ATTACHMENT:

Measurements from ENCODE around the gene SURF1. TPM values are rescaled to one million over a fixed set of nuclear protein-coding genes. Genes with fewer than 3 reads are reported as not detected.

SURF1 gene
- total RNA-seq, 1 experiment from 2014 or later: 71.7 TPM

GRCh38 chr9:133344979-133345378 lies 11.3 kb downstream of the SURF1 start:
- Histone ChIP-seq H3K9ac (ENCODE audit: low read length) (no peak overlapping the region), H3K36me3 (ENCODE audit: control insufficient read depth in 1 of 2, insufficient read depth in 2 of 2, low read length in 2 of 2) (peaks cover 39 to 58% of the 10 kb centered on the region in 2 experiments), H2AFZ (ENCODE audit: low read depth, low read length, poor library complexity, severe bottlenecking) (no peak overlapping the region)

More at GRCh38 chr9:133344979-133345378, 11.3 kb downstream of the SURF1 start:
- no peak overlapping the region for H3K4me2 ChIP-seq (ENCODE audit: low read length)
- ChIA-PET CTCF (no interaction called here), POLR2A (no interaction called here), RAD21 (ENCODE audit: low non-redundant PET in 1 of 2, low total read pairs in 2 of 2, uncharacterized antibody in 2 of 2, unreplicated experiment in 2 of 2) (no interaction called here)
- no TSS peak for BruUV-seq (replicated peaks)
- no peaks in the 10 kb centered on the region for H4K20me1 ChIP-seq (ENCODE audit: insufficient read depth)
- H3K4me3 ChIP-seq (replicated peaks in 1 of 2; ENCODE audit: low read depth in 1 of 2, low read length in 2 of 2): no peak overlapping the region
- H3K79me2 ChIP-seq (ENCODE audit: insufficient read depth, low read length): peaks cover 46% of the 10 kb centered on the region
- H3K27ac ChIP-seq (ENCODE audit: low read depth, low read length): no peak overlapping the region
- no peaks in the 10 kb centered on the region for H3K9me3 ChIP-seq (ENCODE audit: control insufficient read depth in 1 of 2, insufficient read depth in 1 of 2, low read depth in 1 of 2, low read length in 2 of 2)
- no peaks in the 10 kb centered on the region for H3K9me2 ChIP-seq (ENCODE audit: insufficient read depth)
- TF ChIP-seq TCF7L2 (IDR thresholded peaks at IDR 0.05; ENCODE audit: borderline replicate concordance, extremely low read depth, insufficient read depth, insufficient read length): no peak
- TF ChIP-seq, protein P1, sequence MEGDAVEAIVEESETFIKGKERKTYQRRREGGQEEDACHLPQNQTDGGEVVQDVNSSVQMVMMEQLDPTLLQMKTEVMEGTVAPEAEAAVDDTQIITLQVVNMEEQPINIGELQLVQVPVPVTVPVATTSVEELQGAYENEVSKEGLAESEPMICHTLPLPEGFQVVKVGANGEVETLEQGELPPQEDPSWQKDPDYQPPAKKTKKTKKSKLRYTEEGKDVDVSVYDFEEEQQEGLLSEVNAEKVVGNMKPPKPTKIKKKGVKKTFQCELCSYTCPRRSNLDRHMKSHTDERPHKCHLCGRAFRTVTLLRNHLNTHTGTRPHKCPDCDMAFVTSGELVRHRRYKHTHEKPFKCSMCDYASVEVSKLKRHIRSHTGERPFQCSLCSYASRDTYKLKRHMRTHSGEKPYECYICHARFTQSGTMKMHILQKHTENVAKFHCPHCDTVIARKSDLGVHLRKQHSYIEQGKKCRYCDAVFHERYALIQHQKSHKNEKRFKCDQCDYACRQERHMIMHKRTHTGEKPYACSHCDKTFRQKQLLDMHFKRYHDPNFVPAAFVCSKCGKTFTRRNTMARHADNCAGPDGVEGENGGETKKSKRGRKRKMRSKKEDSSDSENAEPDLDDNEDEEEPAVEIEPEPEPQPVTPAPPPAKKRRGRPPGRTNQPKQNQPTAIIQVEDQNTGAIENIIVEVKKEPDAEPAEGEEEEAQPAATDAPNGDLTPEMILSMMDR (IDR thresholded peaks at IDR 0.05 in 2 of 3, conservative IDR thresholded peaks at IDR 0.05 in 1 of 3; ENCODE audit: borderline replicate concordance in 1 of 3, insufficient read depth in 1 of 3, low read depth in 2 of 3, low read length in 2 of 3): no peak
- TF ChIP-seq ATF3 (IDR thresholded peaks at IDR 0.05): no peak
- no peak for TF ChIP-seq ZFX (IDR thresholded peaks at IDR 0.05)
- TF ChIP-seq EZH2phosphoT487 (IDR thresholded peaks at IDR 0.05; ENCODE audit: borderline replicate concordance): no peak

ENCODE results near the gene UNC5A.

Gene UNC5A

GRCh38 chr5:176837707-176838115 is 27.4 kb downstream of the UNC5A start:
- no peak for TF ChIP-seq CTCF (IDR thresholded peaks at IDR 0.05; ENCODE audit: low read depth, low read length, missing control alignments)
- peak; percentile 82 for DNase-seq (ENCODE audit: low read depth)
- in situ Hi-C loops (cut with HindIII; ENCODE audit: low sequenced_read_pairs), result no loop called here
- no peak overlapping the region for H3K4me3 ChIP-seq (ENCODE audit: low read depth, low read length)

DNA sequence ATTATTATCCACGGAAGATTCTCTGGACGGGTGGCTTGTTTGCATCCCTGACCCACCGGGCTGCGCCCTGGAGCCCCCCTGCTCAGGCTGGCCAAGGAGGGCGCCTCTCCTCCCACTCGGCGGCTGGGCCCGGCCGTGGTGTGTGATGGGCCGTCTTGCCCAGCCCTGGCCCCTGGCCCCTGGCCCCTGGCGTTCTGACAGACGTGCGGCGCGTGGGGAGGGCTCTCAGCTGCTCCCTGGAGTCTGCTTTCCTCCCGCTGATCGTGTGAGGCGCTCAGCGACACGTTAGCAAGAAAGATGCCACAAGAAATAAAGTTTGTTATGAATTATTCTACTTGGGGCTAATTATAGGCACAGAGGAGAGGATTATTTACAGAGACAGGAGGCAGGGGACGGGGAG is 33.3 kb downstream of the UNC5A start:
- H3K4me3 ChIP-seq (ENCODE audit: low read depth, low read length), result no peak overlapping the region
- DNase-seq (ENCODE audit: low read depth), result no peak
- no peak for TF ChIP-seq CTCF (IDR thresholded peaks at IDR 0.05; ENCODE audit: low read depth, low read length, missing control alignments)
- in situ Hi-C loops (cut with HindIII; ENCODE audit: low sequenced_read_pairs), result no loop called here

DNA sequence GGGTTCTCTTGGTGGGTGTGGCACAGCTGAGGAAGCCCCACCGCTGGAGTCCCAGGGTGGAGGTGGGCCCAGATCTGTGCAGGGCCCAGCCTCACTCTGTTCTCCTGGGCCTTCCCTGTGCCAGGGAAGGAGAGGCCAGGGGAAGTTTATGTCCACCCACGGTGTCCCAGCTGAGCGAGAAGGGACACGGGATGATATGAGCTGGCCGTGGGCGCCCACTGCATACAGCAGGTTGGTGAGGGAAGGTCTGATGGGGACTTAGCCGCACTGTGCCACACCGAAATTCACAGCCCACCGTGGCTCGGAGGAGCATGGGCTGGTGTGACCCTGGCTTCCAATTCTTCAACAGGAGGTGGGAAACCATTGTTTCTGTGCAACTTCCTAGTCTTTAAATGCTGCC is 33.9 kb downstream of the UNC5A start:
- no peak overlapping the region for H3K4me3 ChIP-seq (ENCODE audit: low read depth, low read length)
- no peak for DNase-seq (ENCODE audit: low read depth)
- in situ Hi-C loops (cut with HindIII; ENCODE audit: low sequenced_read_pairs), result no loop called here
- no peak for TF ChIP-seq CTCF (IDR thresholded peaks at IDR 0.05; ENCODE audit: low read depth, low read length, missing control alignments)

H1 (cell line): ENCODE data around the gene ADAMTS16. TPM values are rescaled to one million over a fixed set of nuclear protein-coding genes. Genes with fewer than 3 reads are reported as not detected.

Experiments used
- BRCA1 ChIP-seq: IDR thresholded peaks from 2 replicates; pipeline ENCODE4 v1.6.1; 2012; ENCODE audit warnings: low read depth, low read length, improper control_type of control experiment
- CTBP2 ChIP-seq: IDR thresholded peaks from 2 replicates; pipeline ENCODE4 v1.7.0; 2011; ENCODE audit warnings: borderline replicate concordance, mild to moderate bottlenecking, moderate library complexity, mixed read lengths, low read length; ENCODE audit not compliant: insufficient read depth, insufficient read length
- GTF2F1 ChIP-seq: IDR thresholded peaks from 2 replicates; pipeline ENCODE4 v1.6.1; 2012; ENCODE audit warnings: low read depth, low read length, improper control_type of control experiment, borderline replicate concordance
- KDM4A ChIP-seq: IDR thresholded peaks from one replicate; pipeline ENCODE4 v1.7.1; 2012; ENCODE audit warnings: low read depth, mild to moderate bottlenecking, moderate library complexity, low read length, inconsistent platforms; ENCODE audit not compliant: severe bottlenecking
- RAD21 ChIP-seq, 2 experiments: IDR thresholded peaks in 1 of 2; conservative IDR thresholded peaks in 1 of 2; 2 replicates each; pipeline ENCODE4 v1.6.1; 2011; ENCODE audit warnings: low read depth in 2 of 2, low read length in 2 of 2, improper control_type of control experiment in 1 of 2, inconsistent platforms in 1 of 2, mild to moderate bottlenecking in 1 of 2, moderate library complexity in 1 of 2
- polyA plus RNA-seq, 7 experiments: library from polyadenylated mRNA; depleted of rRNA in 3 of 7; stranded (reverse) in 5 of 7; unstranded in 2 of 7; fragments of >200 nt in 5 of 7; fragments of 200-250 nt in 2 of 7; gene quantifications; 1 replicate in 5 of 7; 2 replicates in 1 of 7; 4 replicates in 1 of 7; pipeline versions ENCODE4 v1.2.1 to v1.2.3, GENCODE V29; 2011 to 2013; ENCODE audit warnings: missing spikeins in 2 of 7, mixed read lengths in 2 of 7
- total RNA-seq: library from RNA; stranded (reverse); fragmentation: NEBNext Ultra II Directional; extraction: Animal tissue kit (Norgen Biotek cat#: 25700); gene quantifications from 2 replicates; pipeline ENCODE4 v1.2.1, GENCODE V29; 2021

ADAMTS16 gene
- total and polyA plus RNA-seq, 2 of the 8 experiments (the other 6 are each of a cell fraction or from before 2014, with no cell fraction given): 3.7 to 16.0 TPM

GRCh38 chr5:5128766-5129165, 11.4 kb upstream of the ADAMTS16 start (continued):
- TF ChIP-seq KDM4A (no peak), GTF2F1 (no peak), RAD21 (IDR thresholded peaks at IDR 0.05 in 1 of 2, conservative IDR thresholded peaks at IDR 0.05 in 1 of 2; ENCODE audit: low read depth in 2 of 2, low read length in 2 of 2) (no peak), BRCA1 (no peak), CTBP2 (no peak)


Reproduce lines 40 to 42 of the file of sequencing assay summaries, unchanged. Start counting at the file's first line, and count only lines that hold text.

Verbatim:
- BRCA1 ChIP-seq: IDR thresholded peaks from 2 replicates; pipeline ENCODE4 v1.6.1; 2012; ENCODE audit warnings: low read depth, low read length, improper control_type of control experiment
- CTBP2 ChIP-seq: IDR thresholded peaks from 2 replicates; pipeline ENCODE4 v1.7.0; 2011; ENCODE audit warnings: borderline replicate concordance, mild to moderate bottlenecking, moderate library complexity, mixed read lengths, low read length; ENCODE audit not compliant: insufficient read depth, insufficient read length
- GTF2F1 ChIP-seq: IDR thresholded peaks from 2 replicates; pipeline ENCODE4 v1.6.1; 2012; ENCODE audit warnings: low read depth, low read length, improper control_type of control experiment, borderline replicate concordance